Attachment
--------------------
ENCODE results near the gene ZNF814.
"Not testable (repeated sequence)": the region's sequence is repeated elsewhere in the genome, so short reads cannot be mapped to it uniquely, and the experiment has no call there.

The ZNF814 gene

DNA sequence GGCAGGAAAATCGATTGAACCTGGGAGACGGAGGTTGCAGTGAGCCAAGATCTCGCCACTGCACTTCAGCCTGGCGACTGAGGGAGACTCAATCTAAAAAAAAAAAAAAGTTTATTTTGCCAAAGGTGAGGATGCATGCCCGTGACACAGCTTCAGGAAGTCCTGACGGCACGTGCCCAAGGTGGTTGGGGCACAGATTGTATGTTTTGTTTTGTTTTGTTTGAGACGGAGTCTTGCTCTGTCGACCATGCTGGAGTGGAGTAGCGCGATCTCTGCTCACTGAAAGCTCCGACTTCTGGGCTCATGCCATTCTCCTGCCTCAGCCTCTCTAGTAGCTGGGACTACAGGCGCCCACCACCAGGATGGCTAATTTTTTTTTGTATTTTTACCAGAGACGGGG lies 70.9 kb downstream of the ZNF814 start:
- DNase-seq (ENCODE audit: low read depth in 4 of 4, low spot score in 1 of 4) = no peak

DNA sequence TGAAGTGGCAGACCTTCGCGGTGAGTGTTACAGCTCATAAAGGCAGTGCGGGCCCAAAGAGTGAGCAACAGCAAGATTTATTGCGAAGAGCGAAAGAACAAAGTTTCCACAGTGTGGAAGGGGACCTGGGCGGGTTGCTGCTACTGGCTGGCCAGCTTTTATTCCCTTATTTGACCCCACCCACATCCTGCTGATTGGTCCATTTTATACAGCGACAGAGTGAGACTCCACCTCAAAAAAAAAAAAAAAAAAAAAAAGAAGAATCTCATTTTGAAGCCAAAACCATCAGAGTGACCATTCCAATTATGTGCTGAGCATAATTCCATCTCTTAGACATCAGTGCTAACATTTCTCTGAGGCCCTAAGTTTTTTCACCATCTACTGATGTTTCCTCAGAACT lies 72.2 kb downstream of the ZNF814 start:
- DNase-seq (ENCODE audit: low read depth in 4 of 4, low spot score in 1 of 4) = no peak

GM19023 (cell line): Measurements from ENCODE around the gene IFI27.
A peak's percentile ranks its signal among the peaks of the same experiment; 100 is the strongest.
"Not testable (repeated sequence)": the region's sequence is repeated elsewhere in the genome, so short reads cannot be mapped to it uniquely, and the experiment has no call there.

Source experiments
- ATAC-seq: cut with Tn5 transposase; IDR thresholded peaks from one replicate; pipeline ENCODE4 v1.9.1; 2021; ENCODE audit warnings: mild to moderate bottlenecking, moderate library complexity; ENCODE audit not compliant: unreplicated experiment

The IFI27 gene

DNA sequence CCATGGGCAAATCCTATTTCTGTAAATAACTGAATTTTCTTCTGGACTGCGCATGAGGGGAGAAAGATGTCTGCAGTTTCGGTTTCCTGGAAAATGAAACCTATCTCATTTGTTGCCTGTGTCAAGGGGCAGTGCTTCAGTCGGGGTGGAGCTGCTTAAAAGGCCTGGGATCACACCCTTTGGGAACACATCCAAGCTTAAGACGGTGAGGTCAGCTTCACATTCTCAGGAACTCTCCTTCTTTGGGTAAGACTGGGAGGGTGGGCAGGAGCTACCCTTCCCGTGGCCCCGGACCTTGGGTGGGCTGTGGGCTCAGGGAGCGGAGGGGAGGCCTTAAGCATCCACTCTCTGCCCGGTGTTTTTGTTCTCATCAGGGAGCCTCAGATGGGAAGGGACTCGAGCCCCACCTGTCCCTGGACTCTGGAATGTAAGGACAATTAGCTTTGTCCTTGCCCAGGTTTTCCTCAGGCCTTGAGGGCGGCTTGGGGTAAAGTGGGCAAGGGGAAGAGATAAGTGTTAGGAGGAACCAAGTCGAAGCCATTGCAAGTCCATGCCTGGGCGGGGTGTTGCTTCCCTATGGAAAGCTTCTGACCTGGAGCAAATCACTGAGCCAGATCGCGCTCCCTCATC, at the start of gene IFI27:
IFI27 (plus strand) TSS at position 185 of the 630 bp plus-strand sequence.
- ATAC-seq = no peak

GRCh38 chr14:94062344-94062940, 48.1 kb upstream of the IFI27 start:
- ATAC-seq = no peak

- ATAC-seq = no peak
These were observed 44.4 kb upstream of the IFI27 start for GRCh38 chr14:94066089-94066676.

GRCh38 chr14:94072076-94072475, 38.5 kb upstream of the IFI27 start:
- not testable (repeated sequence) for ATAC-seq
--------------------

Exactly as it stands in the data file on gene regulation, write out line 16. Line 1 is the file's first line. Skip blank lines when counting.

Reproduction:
- ATAC-seq = no peak